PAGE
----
Rubber Duck Book Review: Moby-Duck by Donovan Hohn
After finishing Moby-Duck by Donovan Hohn I give it 5 Rubber Ducks. Perfect stocking stuffer for the Good Morning Gloucester Friends of Rubber Duck (GMGFORD). A spellbinding journey that leapfrogs (see green frogs below) across the world searching for the illusive Rubber Duck. The Gloucester Bookstore and Toad Hall in Rockport have been told to stock this book.
First the technicalities: On the night of January 10, 1992, an enormous container ship from China, crossing the north Pacific, ran into a storm and eventually lost several tractor trailer sized containers to the sea. This actually happens quite often and some people get their kicks hunting down Adidas sneakers, or the ten thousand catcher’s mitts or hockey sticks that bob to the surface after the ocean pops the container open. But on this Friday night the cargo was 7,200 cartons of bath toys containing a green frog, a blue turtle, a red beaver, and, wait for it, a rubber duck (This makes 28,800 floating bath toys.). But forget those other toys, we focus on the 7,200 Rubber Ducks. These Rubber Ducks are just like the GMG Rubber Duck. Born in a blow mold in China. Our Rubber Duck made the trip safely much earlier. Her container ship pulled into Seattle in 1984, was offloaded to a truck destined for Shelcore Inc in Somerset, New Jersey. It then was sent to a novelty shop on Cape Ann where David Platt of Rockport purchased it to decorate the bathroom. For fifteen years Rubber Duck left a sheltered life before she met Homie the Seagull down on Granite Pier and we all know where that part of the story has ended up …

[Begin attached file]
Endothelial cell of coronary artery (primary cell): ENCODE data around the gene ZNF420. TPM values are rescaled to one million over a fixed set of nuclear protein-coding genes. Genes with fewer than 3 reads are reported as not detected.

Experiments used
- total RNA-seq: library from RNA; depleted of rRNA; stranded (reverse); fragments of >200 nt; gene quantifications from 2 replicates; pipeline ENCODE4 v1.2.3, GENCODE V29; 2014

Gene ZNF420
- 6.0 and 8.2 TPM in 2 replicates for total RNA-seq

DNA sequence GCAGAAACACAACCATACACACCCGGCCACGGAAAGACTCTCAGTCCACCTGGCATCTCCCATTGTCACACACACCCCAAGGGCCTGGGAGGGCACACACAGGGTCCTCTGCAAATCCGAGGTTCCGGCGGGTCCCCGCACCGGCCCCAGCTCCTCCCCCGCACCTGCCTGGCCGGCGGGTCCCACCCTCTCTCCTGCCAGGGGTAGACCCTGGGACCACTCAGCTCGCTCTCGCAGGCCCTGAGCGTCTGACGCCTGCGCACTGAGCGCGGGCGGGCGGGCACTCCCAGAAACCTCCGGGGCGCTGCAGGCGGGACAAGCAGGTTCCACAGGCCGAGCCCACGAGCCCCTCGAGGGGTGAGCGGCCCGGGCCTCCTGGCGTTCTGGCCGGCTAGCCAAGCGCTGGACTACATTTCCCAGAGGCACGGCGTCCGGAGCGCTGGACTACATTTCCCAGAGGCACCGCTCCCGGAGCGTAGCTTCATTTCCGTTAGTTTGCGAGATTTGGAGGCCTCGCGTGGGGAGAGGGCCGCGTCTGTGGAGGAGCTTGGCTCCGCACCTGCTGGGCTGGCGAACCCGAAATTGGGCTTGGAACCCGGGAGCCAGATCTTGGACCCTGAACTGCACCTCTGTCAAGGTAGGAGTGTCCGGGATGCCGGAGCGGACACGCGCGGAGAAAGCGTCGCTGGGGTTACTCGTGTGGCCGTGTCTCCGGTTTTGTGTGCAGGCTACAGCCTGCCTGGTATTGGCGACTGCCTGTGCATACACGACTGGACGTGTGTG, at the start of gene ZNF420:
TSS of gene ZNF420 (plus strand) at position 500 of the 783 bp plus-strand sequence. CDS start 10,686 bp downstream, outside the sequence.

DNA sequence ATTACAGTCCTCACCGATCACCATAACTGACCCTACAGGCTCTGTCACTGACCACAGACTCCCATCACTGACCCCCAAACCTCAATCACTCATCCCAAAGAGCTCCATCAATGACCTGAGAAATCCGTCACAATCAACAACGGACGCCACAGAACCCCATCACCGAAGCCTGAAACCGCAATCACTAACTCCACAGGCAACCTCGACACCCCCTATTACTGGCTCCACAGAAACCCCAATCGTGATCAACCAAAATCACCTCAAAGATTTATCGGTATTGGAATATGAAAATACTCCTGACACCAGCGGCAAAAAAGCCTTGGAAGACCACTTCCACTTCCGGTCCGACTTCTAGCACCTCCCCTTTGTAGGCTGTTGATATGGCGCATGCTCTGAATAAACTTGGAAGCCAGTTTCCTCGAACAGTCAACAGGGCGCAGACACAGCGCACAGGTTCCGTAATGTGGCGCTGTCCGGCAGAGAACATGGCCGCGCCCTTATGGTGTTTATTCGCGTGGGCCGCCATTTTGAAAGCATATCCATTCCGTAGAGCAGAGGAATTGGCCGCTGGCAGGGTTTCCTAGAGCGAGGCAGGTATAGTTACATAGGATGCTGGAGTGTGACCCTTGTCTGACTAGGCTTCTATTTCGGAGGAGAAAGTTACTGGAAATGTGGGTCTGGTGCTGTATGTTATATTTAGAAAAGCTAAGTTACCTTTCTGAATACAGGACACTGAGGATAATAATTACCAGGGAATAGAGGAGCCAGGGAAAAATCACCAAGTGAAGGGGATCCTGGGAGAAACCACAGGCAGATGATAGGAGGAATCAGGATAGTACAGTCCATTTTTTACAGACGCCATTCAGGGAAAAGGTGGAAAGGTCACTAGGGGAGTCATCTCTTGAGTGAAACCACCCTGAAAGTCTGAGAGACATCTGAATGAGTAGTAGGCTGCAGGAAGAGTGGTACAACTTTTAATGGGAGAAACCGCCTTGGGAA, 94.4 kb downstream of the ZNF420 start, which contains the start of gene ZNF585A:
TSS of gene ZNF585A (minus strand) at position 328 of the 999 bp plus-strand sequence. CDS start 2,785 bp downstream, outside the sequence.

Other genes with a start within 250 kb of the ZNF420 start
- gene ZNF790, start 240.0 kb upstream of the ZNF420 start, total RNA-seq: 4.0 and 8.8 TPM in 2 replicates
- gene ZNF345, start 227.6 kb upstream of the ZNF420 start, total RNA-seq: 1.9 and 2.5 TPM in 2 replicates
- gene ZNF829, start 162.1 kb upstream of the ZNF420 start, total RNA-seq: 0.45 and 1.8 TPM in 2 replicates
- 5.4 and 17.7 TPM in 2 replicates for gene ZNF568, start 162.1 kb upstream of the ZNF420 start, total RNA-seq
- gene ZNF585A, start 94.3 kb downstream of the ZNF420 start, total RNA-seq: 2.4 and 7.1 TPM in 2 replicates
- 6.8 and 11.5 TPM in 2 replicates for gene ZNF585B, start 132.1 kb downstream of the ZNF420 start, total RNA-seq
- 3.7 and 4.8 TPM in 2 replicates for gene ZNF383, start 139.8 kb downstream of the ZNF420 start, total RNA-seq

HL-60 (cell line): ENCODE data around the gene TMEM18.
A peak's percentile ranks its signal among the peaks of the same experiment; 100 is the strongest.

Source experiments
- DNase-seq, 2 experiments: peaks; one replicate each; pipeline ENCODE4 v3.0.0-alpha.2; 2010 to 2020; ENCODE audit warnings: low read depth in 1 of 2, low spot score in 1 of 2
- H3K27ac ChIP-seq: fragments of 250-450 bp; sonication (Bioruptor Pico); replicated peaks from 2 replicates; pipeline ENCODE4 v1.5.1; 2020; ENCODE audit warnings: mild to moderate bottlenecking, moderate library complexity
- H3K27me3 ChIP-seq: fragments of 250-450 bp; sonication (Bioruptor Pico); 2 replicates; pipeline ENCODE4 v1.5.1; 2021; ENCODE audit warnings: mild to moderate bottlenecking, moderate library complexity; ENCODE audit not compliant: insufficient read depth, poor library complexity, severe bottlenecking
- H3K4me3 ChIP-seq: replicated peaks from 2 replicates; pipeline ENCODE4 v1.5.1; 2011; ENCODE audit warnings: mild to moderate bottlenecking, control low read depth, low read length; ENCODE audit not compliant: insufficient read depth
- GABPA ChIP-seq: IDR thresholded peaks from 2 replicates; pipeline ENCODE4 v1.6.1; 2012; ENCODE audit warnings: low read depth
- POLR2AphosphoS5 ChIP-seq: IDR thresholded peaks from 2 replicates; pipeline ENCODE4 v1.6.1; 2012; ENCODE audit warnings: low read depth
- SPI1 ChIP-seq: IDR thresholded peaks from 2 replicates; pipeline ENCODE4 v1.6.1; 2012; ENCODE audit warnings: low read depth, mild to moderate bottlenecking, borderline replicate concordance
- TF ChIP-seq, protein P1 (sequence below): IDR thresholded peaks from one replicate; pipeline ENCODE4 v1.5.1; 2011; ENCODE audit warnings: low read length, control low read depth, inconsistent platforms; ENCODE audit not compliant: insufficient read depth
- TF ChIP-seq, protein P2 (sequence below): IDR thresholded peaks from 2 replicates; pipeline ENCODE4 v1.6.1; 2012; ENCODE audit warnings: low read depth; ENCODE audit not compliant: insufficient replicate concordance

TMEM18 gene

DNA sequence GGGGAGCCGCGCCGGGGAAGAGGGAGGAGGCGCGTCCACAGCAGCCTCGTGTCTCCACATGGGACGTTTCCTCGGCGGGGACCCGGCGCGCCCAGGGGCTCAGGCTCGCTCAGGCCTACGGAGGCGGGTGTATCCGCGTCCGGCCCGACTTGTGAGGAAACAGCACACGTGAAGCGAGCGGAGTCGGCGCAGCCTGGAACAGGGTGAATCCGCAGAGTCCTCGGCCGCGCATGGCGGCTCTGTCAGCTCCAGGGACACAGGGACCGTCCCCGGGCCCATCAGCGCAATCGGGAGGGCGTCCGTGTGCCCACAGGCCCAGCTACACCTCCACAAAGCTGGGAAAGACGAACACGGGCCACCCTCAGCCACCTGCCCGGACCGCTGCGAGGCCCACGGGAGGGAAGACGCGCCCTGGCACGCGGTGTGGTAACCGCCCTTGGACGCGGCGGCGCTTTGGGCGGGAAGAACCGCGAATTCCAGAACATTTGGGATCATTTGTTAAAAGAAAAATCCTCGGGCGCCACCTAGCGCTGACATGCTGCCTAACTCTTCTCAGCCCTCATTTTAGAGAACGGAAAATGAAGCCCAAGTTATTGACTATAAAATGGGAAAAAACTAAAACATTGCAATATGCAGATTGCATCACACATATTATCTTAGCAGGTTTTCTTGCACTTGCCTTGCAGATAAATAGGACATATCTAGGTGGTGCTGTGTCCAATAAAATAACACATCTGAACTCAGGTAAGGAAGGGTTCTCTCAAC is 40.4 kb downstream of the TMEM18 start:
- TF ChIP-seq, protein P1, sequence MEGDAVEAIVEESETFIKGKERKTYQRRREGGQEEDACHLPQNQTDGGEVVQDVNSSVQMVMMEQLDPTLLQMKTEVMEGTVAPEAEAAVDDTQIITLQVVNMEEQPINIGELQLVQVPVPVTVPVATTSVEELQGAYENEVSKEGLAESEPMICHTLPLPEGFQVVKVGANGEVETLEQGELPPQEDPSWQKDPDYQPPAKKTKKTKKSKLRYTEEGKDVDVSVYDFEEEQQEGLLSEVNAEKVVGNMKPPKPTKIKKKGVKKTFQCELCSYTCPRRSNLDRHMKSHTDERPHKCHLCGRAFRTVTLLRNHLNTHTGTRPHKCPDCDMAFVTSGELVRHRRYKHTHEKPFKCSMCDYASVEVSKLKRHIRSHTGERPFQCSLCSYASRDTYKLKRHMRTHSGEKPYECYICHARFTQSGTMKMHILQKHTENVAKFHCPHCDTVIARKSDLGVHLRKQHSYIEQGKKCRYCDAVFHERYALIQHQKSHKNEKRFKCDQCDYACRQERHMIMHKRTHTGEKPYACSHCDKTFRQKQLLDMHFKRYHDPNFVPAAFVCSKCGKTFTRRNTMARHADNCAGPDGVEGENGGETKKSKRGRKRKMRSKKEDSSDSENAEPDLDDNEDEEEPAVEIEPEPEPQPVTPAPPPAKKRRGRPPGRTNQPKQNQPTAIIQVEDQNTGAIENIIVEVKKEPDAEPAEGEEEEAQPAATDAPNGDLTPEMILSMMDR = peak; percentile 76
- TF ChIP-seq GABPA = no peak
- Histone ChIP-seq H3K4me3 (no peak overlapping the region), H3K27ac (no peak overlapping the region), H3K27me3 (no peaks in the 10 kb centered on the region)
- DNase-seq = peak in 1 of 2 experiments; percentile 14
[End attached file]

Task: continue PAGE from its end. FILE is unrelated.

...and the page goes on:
But back to the roaming 7,200 rubber ducks. Donovan Hohn read an article about them and the search for information took over his life from 2005 to 2008. One month he would be pulling a red beaver off the beach of an Alaskan Island, the next month he would be on an ice breaker travelling the northwest passage above Canada. Along the way Donovan learns a lot about ocean currents, maritime regulations, the weather, the climate, the sailor Ishmael of Moby Dick fame, as well as how to be a father.
He meets a lot of people, most of whom think he is a bit daft, “Has thou seen the White Whale?” “Has thou seen the Rubber Duck?” A page turner to the end, you will find yourself a bit more knowledgable about the ocean after having read it. Do you know about the great gyre, the garbage patch, swirling in the Pacific to the North of Hawaii? I thought I did but was surprised that the real floating dead zone of plastic is much different than what is reported. Hohn brings no agenda to his search for the Rubber Duck. He started with a simple question, did a Rubber Duck really go through the Bering Strait, up over the Northwest passage, and land on a beach in England? In the end, it isn’t the answer, but the journey that matters, and we all learn a lot by tagging along.